This is the killer workflow for WordPress, or at least the key element to build one.
- Part 1: Composer and WordPress
- Part 2 (in the work): WordPress and Git
1. What is Composer
Composer is a great tool to manage your PHP dependencies. You probably already know about it if you are used to working with PHP.
If you come from WordPress integration world, then it might be new to you, but if you want to systematise your install and updates process, this is a great improvement from the traditional WordPress way.
2. Key Concepts of Composer
(Where we talk about composer file (composer.json) and Packagist)
NB: If you know composer you can basically skip that part
- The central file that control all the dependencies.
- Very similar to package.json in a nodeJS app.
2.2. Packagist: where the packages lives
- Packagist.org is probably the greates source of public packages (like npm.org in JS)
Packagist hosts roughly over 200K PHP packages
If you need a PHP package - it is likely to be on Packagist
2.3. Install Composer and elementary commands
Installation is a one liner :
curl -sS https://getcomposer.org/installer | php
If you are on Windows and you don’t have curl, you probably will want to install it first. Google is your friend, but because I am nice, here is a link that looks pretty much what you’d need : Install Curl On Windows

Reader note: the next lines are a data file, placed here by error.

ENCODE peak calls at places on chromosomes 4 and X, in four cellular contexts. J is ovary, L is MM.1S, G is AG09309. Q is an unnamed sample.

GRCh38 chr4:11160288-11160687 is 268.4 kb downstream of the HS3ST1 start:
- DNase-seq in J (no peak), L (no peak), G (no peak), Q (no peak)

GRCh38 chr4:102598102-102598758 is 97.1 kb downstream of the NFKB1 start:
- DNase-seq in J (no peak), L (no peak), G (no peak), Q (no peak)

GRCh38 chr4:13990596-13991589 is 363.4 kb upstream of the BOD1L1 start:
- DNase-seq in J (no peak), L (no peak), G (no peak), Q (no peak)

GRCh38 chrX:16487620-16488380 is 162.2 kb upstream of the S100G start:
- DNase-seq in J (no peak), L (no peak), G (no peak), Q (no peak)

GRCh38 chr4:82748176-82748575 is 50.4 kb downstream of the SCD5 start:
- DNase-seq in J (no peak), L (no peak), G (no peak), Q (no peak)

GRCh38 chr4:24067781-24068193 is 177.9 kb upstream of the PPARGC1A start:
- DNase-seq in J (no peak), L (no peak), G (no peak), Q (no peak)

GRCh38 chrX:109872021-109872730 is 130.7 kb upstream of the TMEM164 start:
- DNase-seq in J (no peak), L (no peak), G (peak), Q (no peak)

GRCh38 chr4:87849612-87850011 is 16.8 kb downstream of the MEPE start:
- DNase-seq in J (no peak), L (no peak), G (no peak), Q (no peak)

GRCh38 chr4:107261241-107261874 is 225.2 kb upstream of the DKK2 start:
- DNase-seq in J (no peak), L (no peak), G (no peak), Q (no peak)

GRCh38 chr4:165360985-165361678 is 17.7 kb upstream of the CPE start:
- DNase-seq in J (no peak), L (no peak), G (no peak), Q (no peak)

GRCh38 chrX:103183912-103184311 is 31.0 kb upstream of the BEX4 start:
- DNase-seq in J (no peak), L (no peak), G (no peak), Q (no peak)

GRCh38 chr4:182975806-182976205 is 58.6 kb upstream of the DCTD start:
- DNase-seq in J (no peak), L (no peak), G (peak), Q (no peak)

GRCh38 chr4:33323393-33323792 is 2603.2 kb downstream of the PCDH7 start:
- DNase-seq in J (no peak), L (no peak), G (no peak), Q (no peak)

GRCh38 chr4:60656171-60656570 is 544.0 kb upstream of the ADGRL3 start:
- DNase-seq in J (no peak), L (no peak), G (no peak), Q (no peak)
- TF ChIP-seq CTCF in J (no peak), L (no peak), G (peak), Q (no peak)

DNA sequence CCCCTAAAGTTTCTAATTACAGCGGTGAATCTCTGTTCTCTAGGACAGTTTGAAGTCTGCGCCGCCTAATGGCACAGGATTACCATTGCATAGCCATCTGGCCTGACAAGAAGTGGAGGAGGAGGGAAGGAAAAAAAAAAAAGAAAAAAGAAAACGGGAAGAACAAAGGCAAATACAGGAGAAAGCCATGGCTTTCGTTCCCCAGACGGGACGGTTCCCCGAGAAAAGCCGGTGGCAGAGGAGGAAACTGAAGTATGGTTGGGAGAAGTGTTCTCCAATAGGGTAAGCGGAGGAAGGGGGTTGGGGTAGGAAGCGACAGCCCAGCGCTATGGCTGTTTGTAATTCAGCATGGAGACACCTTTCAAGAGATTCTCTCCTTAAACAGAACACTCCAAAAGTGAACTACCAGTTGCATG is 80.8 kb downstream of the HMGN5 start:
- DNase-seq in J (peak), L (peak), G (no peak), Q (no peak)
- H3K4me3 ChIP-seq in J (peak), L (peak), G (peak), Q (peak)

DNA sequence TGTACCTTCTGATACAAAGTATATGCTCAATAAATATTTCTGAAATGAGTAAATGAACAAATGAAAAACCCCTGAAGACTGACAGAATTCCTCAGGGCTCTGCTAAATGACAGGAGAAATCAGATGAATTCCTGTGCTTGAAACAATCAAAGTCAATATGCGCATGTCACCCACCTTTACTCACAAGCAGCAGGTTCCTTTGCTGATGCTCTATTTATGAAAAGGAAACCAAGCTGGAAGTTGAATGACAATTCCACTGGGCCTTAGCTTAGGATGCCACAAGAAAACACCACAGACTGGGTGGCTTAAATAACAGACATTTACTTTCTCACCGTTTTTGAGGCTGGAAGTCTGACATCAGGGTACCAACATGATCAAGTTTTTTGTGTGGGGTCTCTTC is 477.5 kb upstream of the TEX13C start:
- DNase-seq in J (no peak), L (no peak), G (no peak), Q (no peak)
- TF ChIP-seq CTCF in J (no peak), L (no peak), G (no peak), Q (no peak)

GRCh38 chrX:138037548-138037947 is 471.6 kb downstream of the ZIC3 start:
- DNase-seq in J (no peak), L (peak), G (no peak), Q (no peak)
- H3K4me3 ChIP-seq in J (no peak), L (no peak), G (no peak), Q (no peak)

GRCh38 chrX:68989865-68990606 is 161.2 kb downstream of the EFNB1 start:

2.3.2. Common commands
So you should know that:
- Composer is a tool to manage PHP packages
- How to install composer and basic commands
- Packagist is where are most of PHP packages lives
3. Composer and WordPress
Where we introduce WPackagist, and we modify WordPress folder structure for a cleaner app logic.
Basically Packagist provide packages for WordPress themes and plugins This is where you will source most of the plugin installs
3.2. Typical WordPress Composer Json config file
(TODO: replace this shameless copy paste from WPackagist with a better example)
Composer and WordPress - real world example
In a typical scenario you need:
- WordPress itself
- Plugins most of them public but maybe a few premium
- A Theme
You get it from John P. Blosh
And yes, call WordPress from composer make wordpress a dependency.
I know it might feel weird at first, but it’s ok, once you make wordPress a simple dependency of of the project and not the core of the app it makes things easier.
Concretly, it means :
wp-content is where most of the valuable data live - that’s the core of your app and has a life of his own - independently of the main WordPress dependency - it makes sense therefore to separate wp-content from the rest.
wordpress itself can be installed in its own sub-directory
You get it from
- wpackagist and git repos
- You get it from a git repo
Git all the things
Where we discuss version control the things